The Nizkor Project: Remembering the Holocaust (Shoah)

The Trial of Adolf Eichmann
Session 11
(Part 4 of 4)

Holocaust, Adolf Eichmann, Eichmann trial, holocaust, Jewish holocaust
Attorney General: I would ask you to play back the exatract commencing on page 2680 to 2683.
L. Today is 20 September 1960. Recording reel No. 56 has been put in. It is now 09.57.

E. As an annex to...the last recording tape, in which, Captain, you read a few passages from Der Stern,which appeared in June of this year, allow me to say a few additional words to complete the picture.

I am supposed to have written - so I concluded - I must admit, Captain - that you have read it to me in the form of extracts, not the complete article, so that I don't know what the complete article as such is about - I am supposed to have written that I was an accessory to murder. Now if that one sentence stood there, or in fact stands there, then it would not correspond to the truth, for I have written in truth as follows - I can no longer give you this word for word, but I give it approximately verbatim - namely: Round about the years 1953-1955 I said that I would forthwith declare myself as an accessory to the charge of murder, if those who on the basis of orders which they had received for the evacuation and expulsion of millions of German men, women, children and elderly people would also declare themselves to be accessories to the charge of murder and if they, too, were punished. Hundreds of German civilians of all age-groups - this I wrote further - were evacuated and expelled etc. by the then enemy powers, and I have not yet heard that those who participated in this were charged somehow with war crimes or with crimes against humanity, but I have always read that those same persons walk around to this day as free persons without any stigma attached.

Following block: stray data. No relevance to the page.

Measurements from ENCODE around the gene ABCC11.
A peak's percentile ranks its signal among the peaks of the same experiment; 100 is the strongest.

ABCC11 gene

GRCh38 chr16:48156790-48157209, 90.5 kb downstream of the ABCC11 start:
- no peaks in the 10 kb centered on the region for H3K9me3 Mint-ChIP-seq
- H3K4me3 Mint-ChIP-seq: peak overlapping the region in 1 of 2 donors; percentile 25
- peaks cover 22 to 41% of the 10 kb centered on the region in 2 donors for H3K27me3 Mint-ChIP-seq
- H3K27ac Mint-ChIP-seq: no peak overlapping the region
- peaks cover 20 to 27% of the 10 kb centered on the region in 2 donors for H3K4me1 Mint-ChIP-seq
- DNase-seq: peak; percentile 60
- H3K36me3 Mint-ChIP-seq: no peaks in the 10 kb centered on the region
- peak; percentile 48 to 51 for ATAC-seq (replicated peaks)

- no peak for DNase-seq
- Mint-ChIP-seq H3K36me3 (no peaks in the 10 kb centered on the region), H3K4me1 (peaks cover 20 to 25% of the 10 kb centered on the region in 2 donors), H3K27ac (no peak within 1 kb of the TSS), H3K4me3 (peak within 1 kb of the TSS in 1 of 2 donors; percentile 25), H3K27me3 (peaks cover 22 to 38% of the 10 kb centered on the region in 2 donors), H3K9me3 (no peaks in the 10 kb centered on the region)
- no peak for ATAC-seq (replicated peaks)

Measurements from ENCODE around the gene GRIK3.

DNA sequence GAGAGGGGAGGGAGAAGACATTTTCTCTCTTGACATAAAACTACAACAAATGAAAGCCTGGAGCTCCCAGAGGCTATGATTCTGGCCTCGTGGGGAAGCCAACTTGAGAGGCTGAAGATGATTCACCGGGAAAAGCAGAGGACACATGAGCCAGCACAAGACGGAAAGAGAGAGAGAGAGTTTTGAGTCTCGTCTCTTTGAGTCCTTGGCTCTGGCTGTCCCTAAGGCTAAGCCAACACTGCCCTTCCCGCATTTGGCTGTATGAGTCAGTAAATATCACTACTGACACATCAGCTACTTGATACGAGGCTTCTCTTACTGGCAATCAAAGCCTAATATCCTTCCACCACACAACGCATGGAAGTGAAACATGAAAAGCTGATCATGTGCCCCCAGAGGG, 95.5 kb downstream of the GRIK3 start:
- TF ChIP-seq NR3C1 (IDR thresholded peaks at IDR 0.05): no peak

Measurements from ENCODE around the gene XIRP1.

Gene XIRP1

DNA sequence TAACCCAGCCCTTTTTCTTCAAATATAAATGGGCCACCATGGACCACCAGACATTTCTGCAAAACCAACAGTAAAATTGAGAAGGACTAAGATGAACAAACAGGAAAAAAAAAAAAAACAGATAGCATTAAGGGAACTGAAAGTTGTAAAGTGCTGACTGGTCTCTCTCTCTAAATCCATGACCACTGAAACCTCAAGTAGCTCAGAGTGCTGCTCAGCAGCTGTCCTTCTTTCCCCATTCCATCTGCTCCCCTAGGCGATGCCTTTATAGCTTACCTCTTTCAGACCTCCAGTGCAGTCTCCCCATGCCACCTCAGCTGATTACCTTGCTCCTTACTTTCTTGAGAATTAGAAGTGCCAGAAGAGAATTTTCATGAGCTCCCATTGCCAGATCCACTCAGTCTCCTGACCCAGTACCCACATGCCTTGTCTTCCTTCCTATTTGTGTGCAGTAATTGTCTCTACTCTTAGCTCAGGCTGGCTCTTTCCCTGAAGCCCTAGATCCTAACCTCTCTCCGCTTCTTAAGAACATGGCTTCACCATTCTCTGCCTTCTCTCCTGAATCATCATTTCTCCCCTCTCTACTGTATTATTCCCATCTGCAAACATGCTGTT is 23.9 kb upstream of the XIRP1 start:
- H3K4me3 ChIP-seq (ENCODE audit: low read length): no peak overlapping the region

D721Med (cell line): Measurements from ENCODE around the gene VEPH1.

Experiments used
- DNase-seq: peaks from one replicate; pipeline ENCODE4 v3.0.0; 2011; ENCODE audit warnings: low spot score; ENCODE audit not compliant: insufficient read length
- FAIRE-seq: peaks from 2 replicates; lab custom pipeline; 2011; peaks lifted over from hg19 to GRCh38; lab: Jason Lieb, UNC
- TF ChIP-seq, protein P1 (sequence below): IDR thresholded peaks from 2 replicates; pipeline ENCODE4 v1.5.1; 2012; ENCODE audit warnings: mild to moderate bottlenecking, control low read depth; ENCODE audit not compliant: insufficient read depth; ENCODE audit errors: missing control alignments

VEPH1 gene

Furthermore, I wrote, as long as they use two different criteria here, I do not regard myself as being guilty, not in any circumstances, but the reverse - innocent - since I acted solely in accordance with the orders I received, exactly as they did. Thereafter, I further dwelt in this context with the questions of Hiroshima and Nagasaki, and with the wars and expulsions and killings that took place also after 1945 - though without any connection with the Second World War - in other parts of the world. Of course, according to modern jurisprudence, in accordance with the conceptions of today, according to the first Nuremberg Trial, let us say - the precedent of the first Nuremberg Trial, I am, of course, from the formalistic, legal point of view, an accessory to the charge of murder, but in my view - thus I went on to write - this is a one-sided interpretation of the law, and is evidently applied only to the Germans, in accordance to the principle "Woe to the conquered!" - Vae victis.

With regard to the remarks of Der Stern relating to my personality - to the allegiance to the flag and to orders, I can only describe them, in truth as really silly, because I need not have disclosed these things in Argentina, but such matters were the most fundamental questions relating to everyone wearing uniform, at all times. It is profoundly distressing, of course, that such things do take place at all amongst people, but I did not invent them, I was not the one to give orders about them, nor could I have stopped them. As a final point - this is of less interest in this connection, but I also had these thoughts, and they are - in regard to the extracts from the books which I wrote down in my notebook.